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THE NEWS BUDGET. An attempt at suicide was made on Sunday by a woman named Caroline Murray, living at No. 3, Woodin-street, Cornwall-road, Southwark. It appears she had taken the best part of a bottle of a compound mixture used for French polishing. She was taken to Guy's Hospital, where the stomach-pump was used by the house surgeon, but she remains in an insensible condition. Capture of a Slaver.—On the 23rd of August a schooner (name and nation unknown), captured by her Majesty's ship Espoir, arrived at St. Helena with 466 slaves, and on the 26th of that month the Espoir also brought 111, the remainder of the surviving negroes who were on board the schooner when captured. Two hundred of the males above twelve years of age, who were willing to serve as soldiers, were accepted for service in the West India Regiments. The remaining 377, of whom 282 were males, have been lodged under the'care of the Government superintendent iat Rupert's Valley. A Mass Composed by. Children.-Hellry Perry, ten years old, and his sister Antonia, sixteen,, both endowed with extraordinary musical genius, have composed a mass in music, which was lately performed for a circle of friends at a villa near Paris. The per- formance was so .successful that the youthful per- formers were requested to repeat it in one of the churches in Paris. They have consented to do so on condition that a collection shall be made in the church for the suffering Poles. The performance is to take place as soon as the arrangements are completed. Naval Prize Money.—A notice in the Gazette intimates to all persons interested in the capture of the slave barque Jane by her Majesty's ship Espoir, on the 15th of October, 1862, that the distribution of the proceeds and tonnage bounty will commence on Thursday, the 8th proximo, in the prize branch of the Department of the Accountant-General of the Navy, Somerset-house. Shares Flag, £ 67 7s.; commander, X150 19s. 3d.; third class, £ 80 16s. 2d.; fourth, .£5118s. lid.; fifth, e28 17s. 2d.; sixth,£2519s. 6d. seventh, X17 6s. 4d.; eighth, £8 13s. 2d.; ninth, .£5 15s. 5d.; tenth, £ 2 17s. 8d. Burglary at Wigwell-hall.-On Tuesday night last, Wigwell-hall, near Wirksworth, which has been the centre of so much melancholy interest since the murder of Miss Goodwin, was broken into by burglars. It appears that Tuesday was Captain Goodwin's rent- day, and it was therefore natural to suppose, there would be a considerable amount upon the premises. The burglars bored the shutter of the sitting-room, and having opened it by means of. a gimlet they managed to pass a piece of wire with a loop at the end between the upper and lower sashes, pull back the catch, and thus obtain an entrance. Fortunately, Captain Goodwin had removed, his money to the bank before nightfall, and in consequence the burglars got nothing but some wearing apparel. The police are en- gagedin investigating the matter. Death from Eating Laburnum Seeds.—A little girl, nine years of age, named Mary Watkins, living at Worcester, died last week from eating the seeds of the laburnum. It appeared that on the previous day the deceased, with some other children, was eating Indian corn, and it is supposed that some of the laburnum seeds were among it. She was taken ill in school and sent home, where a medical man was soon in attendance. The little sufferer, however, grew gradually worse, and died at five o'clock on the fol- lowing morning. Lancashire Relief Fund.—At the weekly meet- ing of the Mansion-house Committee, the Lord Mayor and Mr. W. Morley, Mr. Dilberoglue, Mr. W. J. R. Cotton, Mr. Barber, and Mr. Gibbs being present, the following grants of money were made for distribution by the local relief committee :—Ashton-under-I^rne, £ 1,000 Stockport,< £ 200; Hurst, £ 100; Hadficld, £ 75; Blackburn overlookers, £ 75; Ashton-under-Lyne over- lookers, &c., £ 70; Stockport overlookers, £ 50; Old- ham overlookers, £ 50; Lees, £ 50; overlookers of Hyde, Newton, Godley, and Werneth, £ 50; Crosnpton, £ 40 Sutton-in-Ashfield, £ 40; Newchurch-in-Kossen- dale, £ 30 fiury overlookers, £ 30; Bollington, £ 25; 4 Farington, £ 25; Marple, £ 25 Burnley managers and overlookers, £ 20; New Mills, £ 20; Leyland, £ 20; Withnell, £ 15; Mossley overlookers, £ 15; Stockport overlookers, &c., £ 14 Hawkshaw-lane, F-ou- foridge £ 10; Brindle, £ 10; Clitheroe overlookers, £ 10; Gorton overlooks, £ 10. Total granted .4,2 08 »; and to the Carlisle Emigration Committee, The nop Harvest in S ussex.—Hop -picking generally has been completed in the hop-growing dis- tricts of Sussex. The colour of the last gatherings has been much better than could have been expected after such rough weather as' has been experienced during the past few days; indeed, it has been found that the latter portion pf the crop is much superior to thatpickedearly in the season. The crop has been remarkably uneven, both as-regards quantity and guality. On the whole it is rather below the average, although much larger than was at one time antici- pated. In some few grounds as much as 10 cwt. per acre has been grown; in others only 4 cwt. or 5 cwt. per acre has been realised, while in some plantations the yield has been so small and of such inferior quality as to have been scarcely worth picking. A considerable quantity of hops has been disposed of during the past week at several of the local fairs, the prices obtained ranging from £ 4 10s. to £ 7 Its. per cwt. A Burglar Caught .A.gain.-Some weeks ago two men, named Westhall and M'Carthy, burglariously entered the shop of & draper at Exeter, and on coming out through the fanlight of the side door they were gallantly captured, after a desperate struggle, by Police-constable Martin and others of the Exeter police force. They were subsequently tried, convicted, and sentenced to twenty years' penal servitude. Being lodged in the Exeter Gaol, one of them, M'Carthy, very nearly effected his escape therefrom. He had manufactured a file out of a spoon, and had made a rope out of a blanket. With the aid of these he had actually got out of his cell over the inner walls. 0 While in the act of climbing the outer wall, however, he was seen by some one. An alarm was raised, and a/police officer named Branscombe being near, dealt him a blow on the head with his staff, which knocked him off the wall, and he fell heavily to the ground. The fellow's cleverly contrived plan was thus happily frustrated just as he had almost succeeded in carrying it into effect. Poaching Affray at, Kilboume. —At thfe Smalley Petty Sessions, held before Colonel Wilmot and Mr. J. Radford, three men, named James Parkin, Mark Tomlinson, and Thomas Henson, were committed for trial at the next Derbyshire assizes on the charge of being concerned in a desperate poaching affray at Kilbourne on the night of the 21st ult. Parkin, described as a bootmaker, and Tomlinson and Henson as miners, were arrested shortly after ten o'clock in a field forming part of Denby Manor, the property of Sir W H Lowe, by two keepers and a member of the Derbyshire constabulary. They were all armed with sticks, and made a desperate resistance, severely hurting Bonington, one of the keepers, and- Mar pies, the police-constable; but eventually two of them were overpowered and handcuffed, and the third was after- wards apprehended on a warrant. Upon the prisoner Parkin was found a. net eighty yards long, and in the field another net eighty yards in length,, some net pegs, a bludgeon, and two fresh-killed rabbits. The Poor of London.—The attention of the Home-office has been drawn to the deplorable con- dition of the dwellings of the poor inhabitants of Bethnal-green, as represented by the various London papers, and on Thursday a Government inspector made an official survey of the premises in HoUybush- lane, the seat of the late mortality from blood-poison- ing. The inspector, accompanied by Mr. Massmgham, Mr. Defries, and Dr. Meldqla, three of the medical officers of the district, went over the house in question, which was found to be in a wretched condition. An order was given for the. several rooms to be lime- washed, and the back premises to be repaired and better drained. Several dwellings adjoining were also visited, and instructions issued by the inspector for cleansing and draining, with a view of arresting,the progress of disease now so prevalent in those over- crowded dwellings. The parochial officials have also warmly taken! up the matter, and Mr. Morris, the sanitary inspector, has received orders from the board of guardians to carry out various; improve- ments. A special meeting of members of the vestry, held in the Town-hall, Bethnal-green-road, for the purpose of investigating the facts connected with the late allegations, as set forth by Dr. Moore, the parochial medical officer of the district, and several persons were summoned to give evidence; but the subject, after some discussion, was adjourned for further consideration. A New Motive for Suicide.-A convict, an inmate of the prison of Lesparre, in France, has just attempted to commit suicide from grief at seeing the expiration of his long term of imprisonment approach. He had become so accustomed to his regular daily life that he dreaded being again turned adrift; on the world. He had attempted to strangle himself and:to beat out his brains with a stone, but neither of those means succeeded, and he was found by the gaoler, lying in a pool of blood, with his tongue protruding from his mouth and his eyes starting from their sockets, and with a large wound in the top of his head. He was removed to the hospital, and is now considered out. of danger. Collision on the Greenwich Railway.—A collisiontook place on the London and Greenwich railway on Tuesday night, abiJut eight o'clock, fortunately not attended with fatal results. It appears that one of the engines of the North Kent line ran into the Green- wich train. Several passengers were much shaken one lady, residing at Reginald-road, High-street, Dept- ford, was much injured, and was removed by two railway guards to her residence. One gentleman had his watch completely smashed. The Resignation of the Attorney-General. —We (Globe) have reason to believe that Sir William Atherton has resigned the office of Attorney-General. The cause, we regret to say, is continued ill-health. Sir William Atherton was offered the puisne judgeship, vacant by the appointment of Baron Wilde to succeed the late Sir Cresswell Cresswell. But his state. of health compelled him to relinquish all official work, and he has therefore deemed it his duty to resign the Attorney-Generalship, to the regret of all those officially associated with him. Sir William Atherton is succeeded by Sir Roundell Palmer, the Solicitor- General. With the latter office the name of Mr. Collier has been more than once mentioned by way of rumour, and in the present instance it is not im- probable that the rumour may prove well founded. A Child Killed by a Cherry Stone. An inquest has recently been held at the Travellers Home Tavern, Woolwich, before Mr. C. J. Carttar, coroner for West Kent, on the body of John Smith, five years of age, the son of a carpenter, residing at 26, Joseph- street, Woolwich. The evidence proved that on Thursday last the child swallowed a cherry stone, which remained in his throat and caused such pain that Mr. Hughes, a surgeon, was sent for, who ad- vised the immediate removal of the sufferer to an I. hospital. This advice was not acted upon, and on the following day the child appeared to be better, but sub- sequently relapsed, and death resulted.. A post-mortem examination had been made, and after hearing the evidence the jury returned, a vsrdict, That death resulted from suffocation consequent upon swallowing a cherry stone." Horrible Tragedy in Toronto.—A man, or fiend, says a Canadian paper, named M'Glyn, aged fifty years, sought to revenge himself on another man, named Patrick Elliott, with whom he had quarrelled, fought, and being defeated, set fire to the premises of Elliott's employer. These premises were three stories in height, fronting on Colburne-street, Toronto, and four stories high in the rear, and the upper floor was occupied as a residence by Elliott's family. The flames ascended the stairs, cut off the retreat of the family, Elliott being absent at the time. The wife and two children lost their lives, the latter being burnt to death and the former perishing through her leap from the rear of the building. The wife's aunt, Mrs. Milligan, was also severely injured by jumping from the window. M'Glyn was committed for trial on the charges of murder and arson, and if found guilty will be hanged. Burning of a Railway Station,-—An extensive and alarming fire has occurred at, the Treherbert station of the Taff Vale Railway, near Cardiff, by which a large building used as engine and carriage house has been entirely burnt to the ground, along with three third-class carriages and passenger break- van, likewise causing serious damage to the engine, tender, and a number of first and second class car- riages. It appears that, soon after the arrival of the last up passenger train on the night in question, the engine and carriages were taken to their respective sheds, and left in charge of the might engine-cleaner, who went over to the policeman's lodge, a-md fell asleep with the constable. Two hours afterwards the engine-driver, who lived near, a woke, and observing a reflection of light in the bed-room window, ho got up and at once found that the engine-house was in flames. The flames soon communicated with the adjoining buildSlllg^j and all Several oarnag-es were saved, but the rest of the train was burnt, except the engine, which was much injured. The fire arose, it is supposed, by the engine-man hanging his lamp near some woodwork, and the wind communicating the fire. The damage is between £ 3,000 asid < £ 4,000. The ISTew Baron of the Exchequer—The Lord Chancellor has filled up the vacant seat in the Court of Exchequer (Baron Wilde having been ap- pointed Judge Ordinary) by the nomination of Mr. Serjeant Pigott, M.P. for Reading, to the judicial office. Mr. {soon to be Sir) Gillery Pigott is a common law lawyer in considerable practice. He was born m 1813, and" is the fourth son of Mr. Painton Pigott- Stainsby-Conantj of Archer-lodge, Hants. In 1856 he was appointed a serjeant-at-law, with a patent of precedence. Since his election Serjeant Pigott has voted regularly with the Ministry, occasionally di- verging into a popular vote for the ballot, and for SJr. Locke King's motion for tiie extension of the franchise. The borough of Reading has thus contributed a third M P. to the iudicial bendh-Talford, the brilliant ad- vocate:; Keating, and Pigott. Tolerance in Italy.-A correspondent at Stressa, Lago Maggiore, narrates the following incident A young Englishman arrived on the 6th at the excellent new H6tel des Iles Borronaees, in an advanced state of illness. He was attended only by a courier, but the people of the house were very kind, and an English clergyman (the Rev. Mr. King, who, with his family, happened to be staying there) took charge of him like a son for the few days that elapsed between his arrival and his death. When that happened Mr. King applied to the authorities (I believe at Turin) to permit the interment at the cemetery -of the district, a Roman Catholic one. Permission was at once granted, and on the funeral taking place above two hundred of the notables of the neighbourhood attended, including four Roman Catholic priests, in the usual habit of their profession, who, with their lay brethren, took off their hats and listened reverently to the words of our beau- tiful burial service. They all returned (as is the custom I here) to the house, and before leaving, the principal person, addressing the English clergyman, desired it might be understood their attendance was intended to mark their sympathy with English feeling and cha- racter that they had not forgotten England and Pied mont were brothers on the Crimean battlefield; and that we might depend on the place of the young Englishman's burial being held a hallowed spot, and a like facility being afforded should a like sad necessity ver a^in arise." Murder at Newcastle upon Tyne. — On Saturday night a barbarous murder was committed in one of the most frequented thoroughfares of the town of Newcastle-upon-Tyne. Martin Lanskey, the victim, was a young man about twenty-seven years of age, who had worked as a miner at Elswick colliery for a few days past. He lodged in Carr-street; his wife lived at Sunderland, and at the time stated he left a public-house kept by one Hopper, in Old-street, and walked towards the railway-station, intending to take the train to Sunderland. Two men, his cousins,. walked a few yards before him; their account of the affair is, that they heard Lanskey shout out that he was stabbed, and that on turning back they saw a man running away. A boy near the spot states that a quarrel arose between Lanskey and another man as they left the public-house, that the other man was knocked down, and that he immediately jumped up, drew a knife, and stabbed Lanskey in the neck, and ran off. The cousins took the wounded man into Mr. Boe's chemist's shop, where a frightful gash in his neck was revealed. Mr. Boe thrust in a handkerchief to stop the flow of blood, and directed the men to take Lanskey to the house of a surgeon living near. They, however, took him into the shop of Mr. Jobson, chemist, and said, Here is a man that has been murdered." Mr. Jobson asked who had murdered him? He said, "I'm going, I'm going," and without answering the question he sunk on the floor of the shop, and expired. The cousins are detained by the police, but it has not been ascertained by whom the murderous wound was inflicted. Sensation Scenes at Cremorne.-Mr. E. T. Smith; the proprietor of Cremorne Gardens, on apply- ing to the Kensington bench of magistrates for a renewal of his theatrical license for his ball-room and ballet theatre; the chairman said he hoped Mr. Smith would not have any more of those dangerous rope per- formances in Cremorne Gardens. He thought the taste of the public for them was very absurd. Mr. Smith assured the Bench that he would not have them re- peated. He then asked for the opinion of the Bench with reference to any accident that might happen with. balloons. He said balloons were now used by Government for scientific purposes. The chairman declined to give any opinion, but. another magistrate observed that there could not be any harm in allowing balloons to go up if Mr. Smith could find persons to go in them. The license was then granted in the usual manner. Shocking Death.—On Tuesday evening Dr. Lan- kester held an inquest at the London University Hos- pital on the body of Amy Williams, aged fifteen years. Mr. J. Pridgeon, inspector of the London and North Western Railway Company's police, said that the children of the Pehtonville-road Congregational Sun- day School, 350 in number, accompanied by 150 adults, went on an excursion to Willesden. When they returned to the station the children were, after the local train had passed, admitted to the platform to their special train. They were in a procession, walk- ing two and two, and following a banner; but three of the girls broke from the ranks and made a rush to cross the line, as it afterwards appeared, to get first- class seats. Two of the girls were seized by Police- constable Taylor, but the deceased darted past the officer and against the wheel of the engine of the Irish mail train, which was then passing. She was knocked down, and her head cut open. A scene of terrible con- fusion ensued.. Deceased fell clear of the rails, and thus escaped being killed on the spot. She was con- veyed to the hospital, where she :died on Thursday last. The jury returned a verdict of "Accidental death." Bluecoat Boys at the Mansion-house.—The annual distribution of new silver money to the scholars of Christ's Hospital took place on the last day of September in the Egyptian-hall of the Mansion house, when no fewer than 749 assembled, attended by the heads of the hospital. They were marshalled soon after one o'clock, and, on the Lord Mayor taking his seat, they advanced, headed by the Grecians and monitors. The former received from the hands of the Lord Mayor a guinea each, and the monitors 2s. 6d., and the scholars a new shilling each, also a glass of wine and a: bun. A large number of ladies were pre- sent during the distribution. The ceremony and custom generally takes place on Easter Tuesday, but owing to a fever among the boys at that time it had been put off. Serious Boiler Explosion.—At the Ravenhead Colliery, St. Helen's, near Manchester, adjacent to the pumping pit, were three large round,boilers in a row, and on Thursday, from some unexplained cause, the one on the easterly side burst apparently at the top and bottom. The whole ponderous mass of iron was lifted from its bed of bricks and. thrown a distance of nearly twenty yards. It is astonishing that no lives were lost, as the workmen and others were constantly passing the place where the explosion occurred. But one young man, a drawer, of the name of George Billinge, waiting for his mate, was lying down near the boiler asleep when the explosion took place. He was covered with steam and dSbris. The skin came away from his flesh with his clothes when they were removed, and the surgeon states that there is no hope of his recovery. The engineer, Henry Halsall, had. just entered the vaulted firehole over which the flying boiler passed, and thus he escaped certain death. He is scalded about the hands and face, but not dan- gerously. The boiler has been in use many years, and was much worn. Child Murder by a Servant.—An inquest was held at Leigh-court last week on the body of a newly- .born,male child. From the evidence it appeared that Emma White, a domestic servant at Leigh-court—the seat of Sir William Miles, Bart., M.P.-secretly gave birth to the child in a closet, and the medical- testi- mony showed that death had resulted from extreme pressure on the throat. The woman had been taxed with her condition a few days previous to the birth, but; denied that she was enceinte. After a careful summing up by the coroner, the jury returned a ver- diet of ".Wilful murder," and prisoner was committed for trial at the ensuing assizes for Somerset. The unfortunate girl had been in the household of Leigh- court for about three months, and had brought an excellent character from her former situation at Swansea. A new mode of robbery has just been intro- duced into Paris. A shopwoman at a lace-seller's was a few evenings back surprised to observe a piece of lace suddenly leave its place in the window, and slowly unwinding itself, disappear. She immediately in- formed a clerk in the establishment,- who on going; outside discovered a man gently drawing the tissue through a hole left in the window frame to admit the iron pin of the shutter. The end of the piece of lace had been caught hold of by the insertion of a piece of I bent wire. The thief was arrested, and on his being searched a number of pawn tickets were found on him, showing that the operation had been practised pretty 'extensively.—Gabgnani. Birmingham Wool Sales.—Sept. 29 and 30.— These sales were well attended, and there was a very brisk competition for all descriptions of fleece wools. Skin wools also appeared to be in request, and for some descriptions high rates were realised. The fol- lowing quotations of the current prices are from Mr. N ossiter's circular:—Fleece Wools.—Tegs, 23id. to 25d. per lb.; Wethers, 20fd. to 23jd.; mixed, 21fd. to 24d.; Cots, 19|d.; Welsh, 16jd. to 17fd. 5 black, 16-fd. to 18d.; d 8 8 locks, lOd. to 14d.; shorn lamb, 16id. to 18id. Skin d 4 Wools.-Combing sheep, 20Jd. to 22d. per lb.; supers, 20Jd. to 21|d. tegs, 19^d. to 21- £ d.; fine, 16jd. to 18d.; heads, 13id. to 14Jd.; black, 15^d. to 15fd. short grey, 6d. to 15|d.; carding lamb, 19Jd. to 21d.; super, 19,^1. to 20§d.; fine, 17d. to 19d.; head, 14id. to 16.&d. Failure of the Federal Conscription.-The draft has proved a failure, says the New York World. Of that there can be no sort of doubt. To raise 300,000 men 450,000 were conscripted, and of these less than 60,000 will find their way into the army, either in person or by proxy. There was no attempt at open resistance to the draft, except in this city and Boston, but there was a unanimous determination among all classes of citizens to in every way evade the provisions of the law. This was manifested even more earnestly in strong Administration States like Massachusetts than in localities where the Opposition are very much stronger in numbers. The city of New York, for instance, notwithstanding the heavy list of exemptions on account of alienage, will send many more men to the field in proportion to the number drafted than any of the New England States. This, however, is due to the supervisors' substitute fund. Lewes Old Sheep Fair.—The second or old Lewes sheep fair, as it is called, was held OR the 28th ult. on the downs in the vicinity of Lewes. It usually takes ylace eight days after the first, and serves to enable the flock-masters throughout the county to dispose of any stock that may have been left upon their hands. Although a tolerable clearance was effected at the first fair, which was held the week previous, fully the average number of sheep and lambs were on the ground at the old fair, the unusually high prices obtained last week having doubtless induced a number of fresh importations. There was only a moderate demand, however, and the trade was by no means brisk, while the sales that took place were at slightly reduced rates, compared with those of last week—ewes being disposed of at prices ranging from 27s. to 45s., and lambs at from 23s. to 34s. per head. Removal of Mrs. Engleheart from New- gate.—Mrs. Helen Margaret Englehcart, was acquitted at the Central Criminal Court of the man- slaughter of her daughter, by placing it in a cold bath and pumping on it in a sink, but found guilty of a common assault only, was sentenced by the learned judge, on account of her gross cruelty, to eighteen months' imprisonment, refusing an application to postpone her sentence, and admit her to bail-so that her accouchement, shortly expected, for the sake of the child should not take place within the walls of a prison—was removed from Newgate; together with eleven other prisoners (eight men and three women), and conveyed under the charge of the deputy governor and other officers in an omnibus to the London-bridge terminus on Monday, and conveyed by the South-Eastern Railway to Maidstone Gaol, where they were duly handed over to the governor of the prison to undergo their respective sentences. Time G-un for Glasgow.—Arrangements are being made for the establishment of a time gun in Glasgow.. The scheme, however, is to be experimental in the meantime, and will only become'a permanency in the event of its being successfully carried out,-and coming to be regarded by mercantile men and the community generally as a public beneiit which ought to be retained. It has been originated by the Universal Private Telegraph Company, who have already pushed their plans to a stage of advancement which promises its speedy completion. A 32.pounder.gun, is being erected in a central part of the city, and as it is sur- rounded by houses the piece will only be charged with ltlb. to 21b, of powder, instead of 61b., which it could I safely stand. The disadvantages of the present site I. as necessitating such a restricted charge are obvious, and it is therefore probable that another position for the gun will be obtained in the outskirts of the city, where it may be loaded with the full 61b. of gun- powder. Professor Piazzi Smythe, the Astronomer Royal for Scotland, has arranged his clock in the Edinburgh Observatory, so that the electric current will be passed to the Glasgow gun simultaneously with the firing of the Newcastle, North Shields, Sunderland, and Edinburgh pieces. Buying Fish at Billingsgate.—What is the custom of Billingsgate Market in regard to the sale of salmon ? That was the question to be decided in the Sheriffs' Court on Tuesday. A Mr. Winter bought a piece of salmon in the market in August last, which was stated by the seller to weigh 9tlb. Mr. Winter doubted the correctness of this. He took the fish to a butcher's shop and had it weighed, when he found that its weight was 7flb. He went back to the shop where he bought it and demanded the difference in the price between 9tlb. and 7ilb. He did not get it, and therefore summoned the salesman. The defence was that it was customary to sell the entrails of salmon with the fish, and that those cleaned out of the fish sold to Mr. Winter weighed lflb. The judge did not ac- cept this custom, but ordered the defendant to pay the amount for which he was summoned. An extraordinary accident occurred to the steamboat-pier, .at St. Paul's-wharf, early on Monday morning. It seems that the tide on Sunday night ebbed out unusually low. The large iron barge, or dummy, of this pier sunk with the tide, and, falling on new and seemingly unexpected ground, worked one end of the structure in among the surrounding piles in .such a fashion that it did not lift with the rising tide. The other end of the barge being free as before, rose with the tide as if the monster had been seized with the wish to stand on end. The end of the barge having reached the end of its tether became fixed, and the rising tide flowing over it, soon made a clean sweep of its decks, clearing away check and money-taking boxes, waiting-room, &c. Finally, the barge itself filled, and went down pretty nearly in its ordinary berth. The houses on deck floated both up and down the Thames. Courageous Conduct of a Youth.-As George Young, a youth about fifteen years of age, was re- turning with a young friend to his residence in the neighbourhood of Ola Kent-road, about ten o'clock at night, crossing the bridge of the Surrey Canal, their attention was suddenly arrested by violent screams. On hastening to the spot they discovered a young female struggling for her life in the middle of the canal. His companion ran for assistance, believing it impossible to rescue her without it; whilst George Young, never hesitating, threw off his coat, plunged into the, water, and alone succeeded in bringing her to the bank, though in a state of insensibility. Assistance soon, arrived, and she was conveyed to the boat-house, where she received the prompt attention of Mr. Nevel, the proprietor, and Dr. Butler. After some hours of unremitting exertion animation was restored, and a life.saved that must inevitably have perished but for this noble act and timely aid. Another Mortara Case.—The Paris Presse records the following" A young Jewess, Graziosa Caviglia, was baptised in Rome on the 20th September, against the wishes of her parents who protested to the last, and against her own wishes; for it cannot be said that a young girl of nine years of age has any will in such a matter. Upon a final and very touching sup- plication presented by her mother to Cardinal Cagiano, Prefect of the Academy of the Catechumens, where the voting girl was confined, the word ledum was immediately placed; and in '.a. few days after the Jon^mal of Rome, braving the opinion of all respect- able people, and insulting the grief of the parents, had the audacity to proclaim to the world the conversion and the-baptism of Graziosa Caviglia, aged nine years. It should be noted that although a pontifical bull forbids the baptism of an Israelite who of his own free will wishes to be converted to catholicism until he has passed through two years of instruction and examina-. tion, this child has been baptised only three months after being abducted from her parents. It is -thus that the court, of Rome follows the examples of reform and of toleration afforded to it bythe civilised world." J The Harvest in Leicestershire.—Th.o harvest j in this county has proved much better than has been known for a great many years, past. The thrashing machine lias already been extensively engaged, and the results are beyond what was anticipated. All .reports agree in stating that the yield of wheat is most abundant,, and the grain is of first-rate quality. The general yield,is five to six quarters, and-in some places even seven to eight quarters per acre. Barley varies considerably; On the dry soils the crops were thin, but on the best land the yield was very good indeed, and altogether there is fully an average crop. Oats are an excellent crop, and turn out exceedingly well. The yield of beans is decidedly better than was ex- pected, both in quantity and quality. The late rains have been of incalculable service to the pastures, which are now in a very flourishing state. There is less disease among potatoes than has been known for many years past, and the general quality is very good indeed. Turnips are mildewed in various places. Garotte Robbery of an Artist.-On Wednes- day evening, at half-past eight o'clock; Mr. Elen, land- scape painter, was attacked while waiting at Mile-end- gate for the Stratford omnibus by two men and a woman. He was struck down, robbed, and treated with great violence, but he was enabled to keep hold of the woman and one man, until police assistance arrived. The woman behaved with the ferocity of a tiger cat, and both Mr. Elen and the police-officer were severely injured by her "claws," as they may with propriety be called. The prisoners belong to a gang of garotters who are well aware of the knowledge which the police possess of them and their affairs. Mr. Elen was considerably hurt, and had to be attended by Dr. Giles, of Yictoria-park-road, and it is hoped no evil result will follow the cowardly and murderous attack on a gentleman only juat recovering from a serious illness. Mr. Elen severely mauled one of the men—the man taken-who belongs to a gang that has committed great depredations in the White- chapel-road, &c. Although there was a large crowd, no one had the manliness to interfere. Death from Sea Sickness.—Last week, at Tun- bridge Wells, much surprise and pain were experienced at the announcement of the death, in a very sudden and quite unexpected manner, of Mr. Millard, who for some years past has carried on a large business at that place. The deceased gentleman had been in Paris, and on leaving Boulogne to return he was in good health and spirits. The passage across the Channel was very rough, and the deceased was extremely sea sick. After landing he proceeded on his journey to Tunbridge Wells, but did not rally as usual. On reaching his residence, as the sickness, accompanied with coldness continued, Dr. Blundell, the family physician, was sent for, and he prescribed for him, and the patient went to bed. About one o'clock in the morning, how- 1 ever, Mrs. Millard woke, and on listening could not I distinguish his breathing, she accordingly put her hands to his mouth, and not feeling any breath, she gave an,alarm. Dr. Triistram, as the nearest medical man, was immediately sent for, and at once attended. He pronounced life extinct, and gave it as his opinion that Mr. Millard had been dead about three hours The cause of death is believed to be excessive exhaus- tion through sea sickness or the breaking of a small blood vessel of the heart in consequence of the strain while sick. The deceased was in the "prime of life, and has left a widow and six children to deplore his loss Three Deaths from Eating Toadstools — At a nice cottage in Coniston, says a local contempo- rary, on the road towards Tilberthwaite, and not far from the church, resided Mr. andMrs. Deute and their family, consisting of four children. They were natives of Devonshire or Cornwall, and Mr. Deute's occupa- tion was that of superintending some of the operations connected with copper mines. During their residence in Coniston they have gained the esteem of their neighbours. On Saturday, the 12th of September, John Deute, a fine boy of twelve, went into the neigh- bouring woods to seek nuts. He came upon a large bed of what he supposed to be mushrooms; knowing his fiither's fondness for them, he returned home and got his sister Amelia (a fine girl of sixteen) to accom- pany him back to the spot where the supposed mush- l'oottisi grewi They gathered'a quantity, and on their reaching home their father selected twenty or thirty to be stewed for supper; when supper time came, Mr. Deute, who was unwell, did not fancy the dish, but Mrs. Deute, Amelia, and John partook of, them. During the night Mrs. Deute became poorly, and on Sunday was worse, and the doctor was called in. Amelia attended church in the morning, and though suffering from uncomfortable sensations, went to chapel in the evening. The sequel can be told in a few words. What they thought to be mushrooms were toadstools. i' Mrs. Deute died on Tuesday, Amelia on Thursday, and John on Friday, and OH Saturday afternoon at four o'clock they were laid side by side, in one grave, in Coniston churchyard. The Romans in the Isle of Wight.-As the workmen employed on the eastern section of the Isle of Wight Railway were making a cutting near the little hamlet of Wroxall, in the vicinity of Lord Yarborough's former seat of Appuldurcombe, they came upon an urn filled with Roman coins. Unfor- tunately, the urn was broken up, and the contents partially dispersed before its value was discovered; but a considerable number of the coins, of which there appears to have been some thousands,. together with the fragments of the urn, still remain in the possession of George Smith, the foreman (but for whom the whole would have been carted away with the rubbish), in addition to a .large number that have found their way into the stores of private collectors. The urn, which was a perfectly plain one of baked clay, lay about 5ft. beneath the surface. No bones or marks of interment were discovered near it. This is by far the largest find" of Roman coins ever made in the Isle of Wight, though a considerable number have been discovered scattered about in different parts. The coins still await examination by a qualified antiquary. The earliest noticed in a cursory survey is one of Claudius, by whom, or rather his General, Vespasian, the island was first reduced under the Roman yoke.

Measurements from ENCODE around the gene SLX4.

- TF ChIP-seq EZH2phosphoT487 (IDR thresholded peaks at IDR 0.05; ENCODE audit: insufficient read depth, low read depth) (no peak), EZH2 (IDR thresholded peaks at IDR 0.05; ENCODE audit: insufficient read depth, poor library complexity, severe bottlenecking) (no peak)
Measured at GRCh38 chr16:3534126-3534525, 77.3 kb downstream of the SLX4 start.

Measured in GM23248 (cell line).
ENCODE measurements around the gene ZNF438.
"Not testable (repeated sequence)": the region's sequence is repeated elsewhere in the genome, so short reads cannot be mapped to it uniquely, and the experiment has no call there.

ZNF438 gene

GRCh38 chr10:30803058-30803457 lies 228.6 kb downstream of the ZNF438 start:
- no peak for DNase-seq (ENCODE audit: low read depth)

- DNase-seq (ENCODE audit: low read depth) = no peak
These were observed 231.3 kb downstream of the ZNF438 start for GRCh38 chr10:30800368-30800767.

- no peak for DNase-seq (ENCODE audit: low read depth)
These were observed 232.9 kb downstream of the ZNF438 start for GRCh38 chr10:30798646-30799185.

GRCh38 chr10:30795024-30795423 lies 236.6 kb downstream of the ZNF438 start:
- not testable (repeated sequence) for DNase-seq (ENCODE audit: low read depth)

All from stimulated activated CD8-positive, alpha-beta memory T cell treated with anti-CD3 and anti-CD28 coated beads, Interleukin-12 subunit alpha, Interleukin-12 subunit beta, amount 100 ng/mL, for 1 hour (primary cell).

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The Cprn I rade.

.Hide Market.

.Cattle Market.